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Medical students with young children have few hours to spare.

How medical schools can better support students who are parents

Elise Thorburn, a first-year medical student at Memorial University of Newfoundland, is in her mid-thirties and has a five-year-old daughter. Though she pursued her dream of becoming a doctor after already completing a PhD, “I was not prepared for how incredibly hard it is,” she said.

It is not uncommon for her to spend 14 hours a day learning and studying. “I go home so I can see my partner and my daughter, and give them a kiss, and then I’m back to the library,” she said. Her daughter tells her that she misses her but also that she’s proud of her. “She thinks it’s pretty awesome that I’m doing this.” Her one wish for her medical school: childcare on campus, so she could pop in and see her daughter during breaks.

Medical schools don’t collect data on how many of their students have children, but the Canadian Federation of Medical Students (CFMS) recognized the need to address the topic after a growing number of requests from students, according to Victor Do, director of student affairs at CFMS.

“The policies [on parental accommodation] are inconsistent,” said Do. Most students can take a year of parental leave, but policies are unclear about the impacts on graduation, start and end times, as well as whether financial aid is suspended during leaves, according to the CFMS paper Support of Parents in Undergraduate Medical Education. In addition to pushing for standardization of parental leaves, CFMS is advocating for nationwide policies on breastfeeding, childcare and more.

Do said the parents he sees perform at or above average in courses and clinical work and are not asking for a lighter load, but rather fair accommodations. For example, parents should have preference of choice for clerkship placements in rural sites, as they may need to move their children as well, according to Do. CFMS is also calling for universities to give medical students priority for on-campus childcare spots. Some schools, including the University of Western Ontario, already do this but it isn’t a given at most schools.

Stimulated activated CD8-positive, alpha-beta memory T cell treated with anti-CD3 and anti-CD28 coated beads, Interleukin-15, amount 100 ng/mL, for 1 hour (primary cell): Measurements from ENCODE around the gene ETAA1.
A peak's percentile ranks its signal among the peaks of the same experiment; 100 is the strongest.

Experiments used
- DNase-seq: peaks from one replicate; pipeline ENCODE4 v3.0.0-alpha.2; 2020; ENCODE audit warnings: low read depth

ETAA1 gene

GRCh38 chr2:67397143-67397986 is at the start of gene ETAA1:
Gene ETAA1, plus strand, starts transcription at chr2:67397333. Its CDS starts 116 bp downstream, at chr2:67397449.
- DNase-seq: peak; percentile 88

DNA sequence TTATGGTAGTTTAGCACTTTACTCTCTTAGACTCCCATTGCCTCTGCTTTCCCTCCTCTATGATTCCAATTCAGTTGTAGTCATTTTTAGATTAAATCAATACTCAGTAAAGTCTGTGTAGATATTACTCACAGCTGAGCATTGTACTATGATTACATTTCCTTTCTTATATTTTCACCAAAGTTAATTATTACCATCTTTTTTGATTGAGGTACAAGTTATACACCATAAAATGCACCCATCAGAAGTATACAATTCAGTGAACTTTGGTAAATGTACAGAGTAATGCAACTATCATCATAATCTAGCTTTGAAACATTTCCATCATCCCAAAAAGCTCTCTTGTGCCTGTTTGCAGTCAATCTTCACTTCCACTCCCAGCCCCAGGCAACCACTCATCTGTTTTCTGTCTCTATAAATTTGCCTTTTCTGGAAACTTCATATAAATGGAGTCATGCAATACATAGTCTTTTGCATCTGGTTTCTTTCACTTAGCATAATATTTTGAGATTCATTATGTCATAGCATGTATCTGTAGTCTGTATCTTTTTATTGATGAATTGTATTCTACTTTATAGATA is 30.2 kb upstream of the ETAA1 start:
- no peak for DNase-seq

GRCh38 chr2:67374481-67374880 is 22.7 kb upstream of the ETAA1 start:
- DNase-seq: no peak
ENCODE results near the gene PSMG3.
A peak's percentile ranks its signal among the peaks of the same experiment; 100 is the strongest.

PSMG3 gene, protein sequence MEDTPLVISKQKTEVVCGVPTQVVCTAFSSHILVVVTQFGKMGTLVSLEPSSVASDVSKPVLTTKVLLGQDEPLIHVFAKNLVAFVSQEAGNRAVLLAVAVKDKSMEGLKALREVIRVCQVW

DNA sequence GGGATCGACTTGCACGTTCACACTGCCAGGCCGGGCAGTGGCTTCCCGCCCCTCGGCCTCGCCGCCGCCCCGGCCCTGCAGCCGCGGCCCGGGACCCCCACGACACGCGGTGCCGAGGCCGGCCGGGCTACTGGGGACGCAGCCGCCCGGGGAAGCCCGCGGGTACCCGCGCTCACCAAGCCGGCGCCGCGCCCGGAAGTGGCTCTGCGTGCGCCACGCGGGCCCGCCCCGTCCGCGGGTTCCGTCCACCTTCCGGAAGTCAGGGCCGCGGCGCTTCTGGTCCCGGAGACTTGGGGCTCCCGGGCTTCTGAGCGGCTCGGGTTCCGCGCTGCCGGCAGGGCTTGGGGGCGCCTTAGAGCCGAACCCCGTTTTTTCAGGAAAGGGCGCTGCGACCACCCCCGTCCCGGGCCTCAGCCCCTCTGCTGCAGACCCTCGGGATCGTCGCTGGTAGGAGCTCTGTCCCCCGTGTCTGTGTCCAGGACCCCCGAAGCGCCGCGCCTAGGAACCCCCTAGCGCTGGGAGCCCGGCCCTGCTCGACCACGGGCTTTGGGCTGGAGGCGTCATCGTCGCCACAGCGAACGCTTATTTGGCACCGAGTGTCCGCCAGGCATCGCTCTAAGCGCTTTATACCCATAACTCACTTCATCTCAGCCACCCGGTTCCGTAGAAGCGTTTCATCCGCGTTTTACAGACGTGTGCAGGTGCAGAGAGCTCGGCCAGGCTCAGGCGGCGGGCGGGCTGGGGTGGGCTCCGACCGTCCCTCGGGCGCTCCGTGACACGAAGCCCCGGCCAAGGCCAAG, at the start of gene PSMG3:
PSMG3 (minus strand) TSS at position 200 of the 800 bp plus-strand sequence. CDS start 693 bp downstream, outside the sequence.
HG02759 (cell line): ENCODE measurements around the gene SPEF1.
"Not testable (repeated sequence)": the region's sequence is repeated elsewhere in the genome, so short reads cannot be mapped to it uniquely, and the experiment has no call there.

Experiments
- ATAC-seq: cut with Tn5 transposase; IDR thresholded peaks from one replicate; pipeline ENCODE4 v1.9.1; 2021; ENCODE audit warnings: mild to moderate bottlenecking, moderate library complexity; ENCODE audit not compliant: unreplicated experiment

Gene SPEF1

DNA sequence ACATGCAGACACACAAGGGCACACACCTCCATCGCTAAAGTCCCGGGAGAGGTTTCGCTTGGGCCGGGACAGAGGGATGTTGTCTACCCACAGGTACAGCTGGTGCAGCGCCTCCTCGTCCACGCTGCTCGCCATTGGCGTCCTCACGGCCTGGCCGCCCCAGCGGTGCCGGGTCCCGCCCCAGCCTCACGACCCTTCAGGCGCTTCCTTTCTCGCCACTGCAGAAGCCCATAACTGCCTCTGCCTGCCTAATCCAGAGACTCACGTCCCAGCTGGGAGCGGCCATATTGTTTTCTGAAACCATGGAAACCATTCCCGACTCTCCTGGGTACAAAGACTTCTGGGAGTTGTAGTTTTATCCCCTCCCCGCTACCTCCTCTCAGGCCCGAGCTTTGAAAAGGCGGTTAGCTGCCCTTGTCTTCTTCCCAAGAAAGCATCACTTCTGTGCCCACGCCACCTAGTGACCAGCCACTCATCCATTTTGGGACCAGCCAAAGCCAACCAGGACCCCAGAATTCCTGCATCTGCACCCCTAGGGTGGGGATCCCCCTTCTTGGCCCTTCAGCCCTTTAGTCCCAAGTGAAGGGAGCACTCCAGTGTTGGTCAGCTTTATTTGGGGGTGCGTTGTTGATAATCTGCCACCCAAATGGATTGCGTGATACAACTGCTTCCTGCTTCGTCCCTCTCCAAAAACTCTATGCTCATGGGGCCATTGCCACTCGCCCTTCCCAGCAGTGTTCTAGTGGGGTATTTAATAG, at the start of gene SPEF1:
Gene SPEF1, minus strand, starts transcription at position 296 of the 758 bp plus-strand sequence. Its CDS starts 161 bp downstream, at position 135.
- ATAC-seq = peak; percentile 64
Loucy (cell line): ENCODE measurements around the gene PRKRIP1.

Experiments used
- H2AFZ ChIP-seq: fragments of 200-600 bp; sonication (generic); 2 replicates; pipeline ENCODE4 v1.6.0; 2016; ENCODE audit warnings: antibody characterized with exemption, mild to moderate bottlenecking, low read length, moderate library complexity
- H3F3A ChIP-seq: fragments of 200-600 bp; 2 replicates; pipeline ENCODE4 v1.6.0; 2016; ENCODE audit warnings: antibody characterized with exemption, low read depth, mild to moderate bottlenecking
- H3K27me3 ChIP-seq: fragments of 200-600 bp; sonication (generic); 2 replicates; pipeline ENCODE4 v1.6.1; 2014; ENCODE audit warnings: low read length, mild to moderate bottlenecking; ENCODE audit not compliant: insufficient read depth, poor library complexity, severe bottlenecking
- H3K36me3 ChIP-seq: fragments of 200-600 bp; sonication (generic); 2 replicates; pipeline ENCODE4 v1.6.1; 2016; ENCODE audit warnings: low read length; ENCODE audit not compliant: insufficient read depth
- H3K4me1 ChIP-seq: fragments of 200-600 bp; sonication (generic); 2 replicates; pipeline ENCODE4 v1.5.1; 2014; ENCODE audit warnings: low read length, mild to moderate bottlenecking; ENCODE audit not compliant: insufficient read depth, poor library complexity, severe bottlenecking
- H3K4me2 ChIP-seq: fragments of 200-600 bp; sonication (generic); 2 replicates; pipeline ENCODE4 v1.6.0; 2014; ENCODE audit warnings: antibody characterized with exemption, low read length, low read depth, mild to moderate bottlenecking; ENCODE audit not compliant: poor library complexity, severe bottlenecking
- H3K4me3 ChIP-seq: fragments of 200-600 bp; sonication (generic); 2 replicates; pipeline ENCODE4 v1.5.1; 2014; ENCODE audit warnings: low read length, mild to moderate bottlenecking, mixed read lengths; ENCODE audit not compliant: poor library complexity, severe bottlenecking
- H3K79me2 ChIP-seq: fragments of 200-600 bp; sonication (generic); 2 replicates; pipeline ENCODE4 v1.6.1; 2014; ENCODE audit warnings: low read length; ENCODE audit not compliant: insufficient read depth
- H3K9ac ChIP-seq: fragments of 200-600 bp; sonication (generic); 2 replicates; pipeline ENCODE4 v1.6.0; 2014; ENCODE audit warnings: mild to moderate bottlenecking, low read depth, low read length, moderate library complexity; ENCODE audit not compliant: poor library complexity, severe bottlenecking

Ameer Jarrar, a third-year medical student at Dalhousie University, is one of five parents in his class. He notices the parents aren’t “as involved in social activities as everyone else,” but he thinks the time he spends with his daughter helps to counter burnout because she helps him forget about his studies. “When I do get to spend the time with my daughter, I want to maximize it and make it as meaningful as possible, so I help her with schoolwork, tell her stories or go out with her,” he said. His daughter also “adds meaning” because “in a way, I know she’s going to reap the benefits of the struggle.”

Dr. Margo Mountjoy, a regional assistant dean of medicine at McMaster University, acknowledges that parenting in medical school is a struggle. “It’s hard to miss so much,” she said. Most of the parents she knows have extended family or childcare workers to help with childcare.

Still, parents have “very good [residency] match success rates,” she said. “They seem to manage it. They have the skills and expertise they need, and they have very good references.” One way that parents at medical school tend to stand out is in their clinical skills, and other students take notice, said Mountjoy. “Parents have experience talking to someone and being patient and calm and pulling out answers from reluctant people,” she said.

Another parenting skill that translates well to clinical work is multitasking. “We’re used to listening to someone talk, while cooking, while packing a lunch,” said Thorburn.

And like Jarrar, she sees how being a parent can help stave off burnout. “I don’t go home to a lonely house and have to cook myself dinner,” she said. At the same time, she feels “stretched in a lot of directions,” and worries that she can’t fill out her resume with extracurricular activities like other students, which is becoming more important “because of how competitive it can be to get residency positions.”

Fortunately, medical students who are parents can now support each other and advocate for changes via a national student–parent network, launched last year by CFMS.

In addition to standardized leave policies and preference in clerkship choices, CFMS is calling for greater flexibility in medical school curricula to accommodate parents better. Its position paper points to the example of Brown University, where pre-clerkship courses are offered in six-week periods, allowing students to schedule short-terms leaves into their schedules instead of having to take an entire year off. Another suggestion for increased flexibility is recorded lectures to allow parents to catch up on missed content.

“Parents are very hard working,” said Do. “They’re making us think more about accommodations, which are important for everyone, including students with disabilities, and they’re making us more cognizant of work–life balance, which will be important for us to think about throughout our careers.”

Photo credit: Steve Debenport/iStock

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